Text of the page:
A taste of dependent types

Keegan McAllister

May 15, 2015

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Available at kmcallister.github.io

Dependent types

Types are first-class values

Argument type can depend on value of prior argument

fn foo(T: type, n: usize, v: &Vec(T, n)) {

Why might we want this in Rust?

Refinement types

Known in industry as design by contract.

Fits perfectly in Rust syntax!

fn index(T: type, x: &[T], i: usize) -> &T
    where i < x.len()

Data invariants

This binary tree is always in search order:

fn range(lo: isize, hi: isize) -> type {
    those x: isize where lo <= x && x < hi

enum Tree(lo: isize, hi: isize) {
    Node {
        val: range(lo, hi),
        left: Tree(lo, val),
        right: Tree(val, hi),

Implementing refinements

Subtyping based on logical implication is undecidable.

Compiler asks an “off-the-shelf” theorem prover.

Answer is “yes”, “no”, or “maybe” (⇒ check at runtime).


Refinement extensions exist for C, ML, Haskell, C#, F#

miTLS (live demo) is a verified SSL/TLS stack.

They found a protocol bug too!

(Co-)inductive constructions

A different approach to dependent types.

Calculus of constructions + generalized algebraic data types


Programs are proofs (Curry-Howard correspondence)

Programs are correct by construction

Defining an inductive type

Each enum constructor specifies its type.

enum Nat {
    Zero: Nat,
    Succ(Nat): Nat,

enum Vec(T: type, len: Nat) {
        Vec(T, Nat::Zero),

    Cons(T, Vec(T, len)):
        Vec(T, Nat::Succ(len)),

Inductive data can refine, too

enum Equal(T: type, a: T, b: T) {
    Refl: Equal(T, a, a),

struct Refine(T: type, p: T -> bool) {
    value: T,
    proof: Equal(bool, true, p(value)),

fn range(lo: isize, hi: isize) -> type {
    Refine(isize, |x| lo <= x && x < hi)

enum Tree ... // as before

Using inductive data

Hand-written proofs based on pattern matching.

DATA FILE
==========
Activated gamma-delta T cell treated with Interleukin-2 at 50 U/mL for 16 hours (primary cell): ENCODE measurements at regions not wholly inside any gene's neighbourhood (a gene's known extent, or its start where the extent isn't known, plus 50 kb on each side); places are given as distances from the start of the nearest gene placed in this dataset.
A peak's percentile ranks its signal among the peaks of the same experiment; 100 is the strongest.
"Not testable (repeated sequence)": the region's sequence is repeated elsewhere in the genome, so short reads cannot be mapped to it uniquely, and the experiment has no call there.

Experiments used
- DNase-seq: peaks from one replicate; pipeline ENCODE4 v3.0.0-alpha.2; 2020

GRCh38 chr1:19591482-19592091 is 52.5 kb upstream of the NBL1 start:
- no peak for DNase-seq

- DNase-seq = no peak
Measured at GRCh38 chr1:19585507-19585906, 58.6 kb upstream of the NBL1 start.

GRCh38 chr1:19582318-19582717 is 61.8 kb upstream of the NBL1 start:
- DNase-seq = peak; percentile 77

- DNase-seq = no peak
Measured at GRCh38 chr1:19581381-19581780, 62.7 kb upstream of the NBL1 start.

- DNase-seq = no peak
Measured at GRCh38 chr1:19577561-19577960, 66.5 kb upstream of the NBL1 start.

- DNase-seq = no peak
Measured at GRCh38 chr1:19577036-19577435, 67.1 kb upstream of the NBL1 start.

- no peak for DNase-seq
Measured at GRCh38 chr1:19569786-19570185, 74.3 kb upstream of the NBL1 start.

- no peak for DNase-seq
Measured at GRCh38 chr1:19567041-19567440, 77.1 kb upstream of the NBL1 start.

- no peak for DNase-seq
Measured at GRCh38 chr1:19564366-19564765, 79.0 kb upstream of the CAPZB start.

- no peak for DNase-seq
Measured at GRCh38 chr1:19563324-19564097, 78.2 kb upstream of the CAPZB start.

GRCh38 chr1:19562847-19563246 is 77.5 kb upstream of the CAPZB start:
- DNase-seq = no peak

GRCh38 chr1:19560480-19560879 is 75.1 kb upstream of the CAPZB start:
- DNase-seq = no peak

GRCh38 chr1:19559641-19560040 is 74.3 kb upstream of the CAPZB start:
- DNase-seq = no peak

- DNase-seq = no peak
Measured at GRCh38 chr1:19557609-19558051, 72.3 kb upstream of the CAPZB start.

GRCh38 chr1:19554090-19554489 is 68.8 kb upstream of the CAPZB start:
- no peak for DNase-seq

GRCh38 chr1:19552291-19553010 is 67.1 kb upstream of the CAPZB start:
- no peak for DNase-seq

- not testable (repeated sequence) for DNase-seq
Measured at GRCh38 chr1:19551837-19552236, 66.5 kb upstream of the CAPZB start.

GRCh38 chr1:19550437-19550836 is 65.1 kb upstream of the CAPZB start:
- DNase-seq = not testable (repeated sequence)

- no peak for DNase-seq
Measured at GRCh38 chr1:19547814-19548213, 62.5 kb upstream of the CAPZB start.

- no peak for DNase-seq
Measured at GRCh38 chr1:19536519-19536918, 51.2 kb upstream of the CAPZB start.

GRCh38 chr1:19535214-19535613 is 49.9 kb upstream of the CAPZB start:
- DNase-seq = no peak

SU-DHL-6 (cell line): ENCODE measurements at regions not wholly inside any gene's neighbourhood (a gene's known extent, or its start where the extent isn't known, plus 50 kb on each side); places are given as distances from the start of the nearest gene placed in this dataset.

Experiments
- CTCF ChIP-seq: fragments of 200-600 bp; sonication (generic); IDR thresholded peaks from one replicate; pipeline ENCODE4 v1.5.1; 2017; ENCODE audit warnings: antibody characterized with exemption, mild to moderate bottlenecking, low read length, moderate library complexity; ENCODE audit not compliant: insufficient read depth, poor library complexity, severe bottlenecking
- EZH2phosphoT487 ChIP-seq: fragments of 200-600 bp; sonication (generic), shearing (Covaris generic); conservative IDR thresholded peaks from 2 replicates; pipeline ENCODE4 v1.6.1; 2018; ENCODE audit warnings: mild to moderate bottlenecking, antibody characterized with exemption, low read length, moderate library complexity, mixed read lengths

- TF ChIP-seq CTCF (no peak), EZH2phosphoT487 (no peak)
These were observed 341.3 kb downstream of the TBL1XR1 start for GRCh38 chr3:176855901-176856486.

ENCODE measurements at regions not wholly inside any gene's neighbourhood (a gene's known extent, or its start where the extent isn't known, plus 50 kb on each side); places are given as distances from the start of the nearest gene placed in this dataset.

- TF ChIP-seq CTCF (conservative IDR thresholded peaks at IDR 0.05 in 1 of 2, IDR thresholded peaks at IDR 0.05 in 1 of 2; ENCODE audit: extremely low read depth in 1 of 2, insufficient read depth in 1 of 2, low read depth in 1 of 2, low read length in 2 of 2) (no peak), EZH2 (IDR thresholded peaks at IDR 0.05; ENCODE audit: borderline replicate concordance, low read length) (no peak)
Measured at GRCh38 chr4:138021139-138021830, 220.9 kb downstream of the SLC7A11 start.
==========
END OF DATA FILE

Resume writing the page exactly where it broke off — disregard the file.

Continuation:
Help from editor integration or automated “proof tactics”.


Coq supports compiling to Haskell, OCaml, Scheme...

How about Rust? Work is underway.

Dependent types for Rust?

Sounds like a fantasy...

So did “concurrent memory safety for C++”.

What will Rust and its offspring look like in another decade?

What to read next

Pierce et al. Software Foundations.
Free online w/ machine-guided exercises!

Norell & Chapman. “Dependently Typed Programming in Agda

The Idris documentation.

Pierce. (2002). Types and Programming Languages. MIT Press.

Other recommended reading

Gronski, J., Knowles, K., Tomb, A., Freund, S. N., & Flanagan, C. (2006). Sage: Hybrid checking for flexible specifications. Scheme and Functional Programming Workshop (pp. 93-104).

Harper, R. (2012). Practical Foundations for Programming Languages (draft online). Cambridge University Press.

Löh, A., McBride, C., & Swierstra, W. (2010). A tutorial implementation of a dependently typed lambda calculus. Fundamenta informaticae, 102(2), pp. 177-207.

Ou, X., Tan, G., Mandelbaum, Y., & Walker, D. (2004). Dynamic typing with dependent types. Exploring New Frontiers of Theoretical Informatics (pp. 437-450). Springer US.

Pierce, B. (Ed.) (2005). Advanced Topics in Types and Programming Languages. MIT Press.

Rondon, P. M., Kawaguci, M., & Jhala, R. (2008). Liquid types. ACM SIGPLAN Notices 43(6), pp. 159-169.

Wadler, P., & Findler, R. B. (2009). Well-typed programs can’t be blamed. Programming Languages and Systems (pp. 1-16). Springer Berlin Heidelberg.